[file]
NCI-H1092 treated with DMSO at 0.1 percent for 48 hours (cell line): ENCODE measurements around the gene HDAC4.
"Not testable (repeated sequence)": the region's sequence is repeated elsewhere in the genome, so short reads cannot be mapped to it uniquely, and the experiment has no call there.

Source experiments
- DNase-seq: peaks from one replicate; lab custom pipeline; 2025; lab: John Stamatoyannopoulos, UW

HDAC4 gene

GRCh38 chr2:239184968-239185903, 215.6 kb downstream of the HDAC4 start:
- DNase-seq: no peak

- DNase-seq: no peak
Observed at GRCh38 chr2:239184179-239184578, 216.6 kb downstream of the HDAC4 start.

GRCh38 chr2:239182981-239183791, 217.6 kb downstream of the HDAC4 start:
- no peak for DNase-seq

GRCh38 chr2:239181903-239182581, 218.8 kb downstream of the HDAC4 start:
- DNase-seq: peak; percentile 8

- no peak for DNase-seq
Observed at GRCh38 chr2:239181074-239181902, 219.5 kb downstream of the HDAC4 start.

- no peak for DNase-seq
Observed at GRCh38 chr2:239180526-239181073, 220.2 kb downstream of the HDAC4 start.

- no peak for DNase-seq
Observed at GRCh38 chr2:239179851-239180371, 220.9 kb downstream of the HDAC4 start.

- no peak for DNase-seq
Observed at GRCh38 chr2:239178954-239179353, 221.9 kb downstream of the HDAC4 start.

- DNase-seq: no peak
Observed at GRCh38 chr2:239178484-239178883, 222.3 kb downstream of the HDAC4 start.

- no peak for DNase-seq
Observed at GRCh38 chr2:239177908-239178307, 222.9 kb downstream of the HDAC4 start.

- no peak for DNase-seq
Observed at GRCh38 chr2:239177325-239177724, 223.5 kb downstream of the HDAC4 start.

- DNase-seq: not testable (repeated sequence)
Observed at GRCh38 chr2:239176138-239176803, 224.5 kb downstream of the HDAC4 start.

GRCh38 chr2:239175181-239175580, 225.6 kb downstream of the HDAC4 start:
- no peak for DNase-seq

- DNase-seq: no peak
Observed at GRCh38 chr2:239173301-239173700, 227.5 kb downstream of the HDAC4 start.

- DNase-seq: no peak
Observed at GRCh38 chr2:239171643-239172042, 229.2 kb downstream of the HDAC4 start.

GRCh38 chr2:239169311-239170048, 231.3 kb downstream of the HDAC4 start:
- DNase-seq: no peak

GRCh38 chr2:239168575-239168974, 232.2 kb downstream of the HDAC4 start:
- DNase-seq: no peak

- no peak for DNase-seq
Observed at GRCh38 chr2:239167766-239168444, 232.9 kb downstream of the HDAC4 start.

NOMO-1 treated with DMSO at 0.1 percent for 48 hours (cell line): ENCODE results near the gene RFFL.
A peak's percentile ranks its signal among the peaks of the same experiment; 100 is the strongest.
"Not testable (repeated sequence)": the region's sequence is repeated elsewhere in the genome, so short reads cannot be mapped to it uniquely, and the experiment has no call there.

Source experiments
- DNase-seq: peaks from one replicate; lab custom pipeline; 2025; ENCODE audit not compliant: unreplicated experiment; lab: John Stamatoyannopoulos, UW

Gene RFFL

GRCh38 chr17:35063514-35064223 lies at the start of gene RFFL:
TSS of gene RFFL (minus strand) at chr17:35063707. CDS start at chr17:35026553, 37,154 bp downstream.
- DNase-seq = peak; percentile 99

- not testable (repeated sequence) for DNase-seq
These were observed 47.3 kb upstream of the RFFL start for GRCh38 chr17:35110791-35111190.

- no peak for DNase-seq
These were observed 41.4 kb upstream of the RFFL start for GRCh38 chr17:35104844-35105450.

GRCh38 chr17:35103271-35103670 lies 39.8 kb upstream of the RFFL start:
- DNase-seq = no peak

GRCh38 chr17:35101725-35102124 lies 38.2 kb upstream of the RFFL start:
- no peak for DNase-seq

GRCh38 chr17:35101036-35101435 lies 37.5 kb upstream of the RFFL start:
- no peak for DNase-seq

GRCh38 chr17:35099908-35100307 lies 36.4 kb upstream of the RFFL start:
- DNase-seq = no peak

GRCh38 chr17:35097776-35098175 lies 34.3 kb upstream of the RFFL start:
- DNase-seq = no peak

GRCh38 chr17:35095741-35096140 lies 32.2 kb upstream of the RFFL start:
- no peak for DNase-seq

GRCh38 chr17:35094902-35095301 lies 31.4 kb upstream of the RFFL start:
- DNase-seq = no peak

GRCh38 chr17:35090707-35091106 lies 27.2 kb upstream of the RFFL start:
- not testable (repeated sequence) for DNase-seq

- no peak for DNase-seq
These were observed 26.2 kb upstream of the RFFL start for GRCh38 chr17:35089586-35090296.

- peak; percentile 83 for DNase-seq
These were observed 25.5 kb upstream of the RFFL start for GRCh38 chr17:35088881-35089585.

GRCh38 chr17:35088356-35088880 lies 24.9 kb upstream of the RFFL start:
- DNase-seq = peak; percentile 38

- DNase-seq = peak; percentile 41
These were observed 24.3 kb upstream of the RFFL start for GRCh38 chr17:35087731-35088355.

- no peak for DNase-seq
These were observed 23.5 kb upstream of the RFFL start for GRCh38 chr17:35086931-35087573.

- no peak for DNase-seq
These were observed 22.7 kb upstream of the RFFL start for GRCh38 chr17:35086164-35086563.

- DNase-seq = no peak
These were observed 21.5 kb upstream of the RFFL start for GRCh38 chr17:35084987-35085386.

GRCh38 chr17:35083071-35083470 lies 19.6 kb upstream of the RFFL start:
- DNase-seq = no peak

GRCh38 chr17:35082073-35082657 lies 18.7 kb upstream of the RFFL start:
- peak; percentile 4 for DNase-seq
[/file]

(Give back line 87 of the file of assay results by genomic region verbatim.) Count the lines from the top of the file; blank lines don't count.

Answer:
GRCh38 chr17:35082073-35082657 lies 18.7 kb upstream of the RFFL start: